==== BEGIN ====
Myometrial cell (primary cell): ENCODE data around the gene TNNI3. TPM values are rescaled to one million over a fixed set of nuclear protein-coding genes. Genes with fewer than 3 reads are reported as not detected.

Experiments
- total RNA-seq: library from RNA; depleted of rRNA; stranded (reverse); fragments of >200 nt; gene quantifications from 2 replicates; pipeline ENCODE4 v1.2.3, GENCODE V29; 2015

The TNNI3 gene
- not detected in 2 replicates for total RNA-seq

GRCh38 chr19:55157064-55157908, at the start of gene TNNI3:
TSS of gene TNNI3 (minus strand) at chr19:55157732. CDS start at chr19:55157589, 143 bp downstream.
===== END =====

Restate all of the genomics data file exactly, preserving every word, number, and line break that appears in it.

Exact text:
Myometrial cell (primary cell): ENCODE data around the gene TNNI3. TPM values are rescaled to one million over a fixed set of nuclear protein-coding genes. Genes with fewer than 3 reads are reported as not detected.

Experiments
- total RNA-seq: library from RNA; depleted of rRNA; stranded (reverse); fragments of >200 nt; gene quantifications from 2 replicates; pipeline ENCODE4 v1.2.3, GENCODE V29; 2015

The TNNI3 gene
- not detected in 2 replicates for total RNA-seq

GRCh38 chr19:55157064-55157908, at the start of gene TNNI3:
TSS of gene TNNI3 (minus strand) at chr19:55157732. CDS start at chr19:55157589, 143 bp downstream.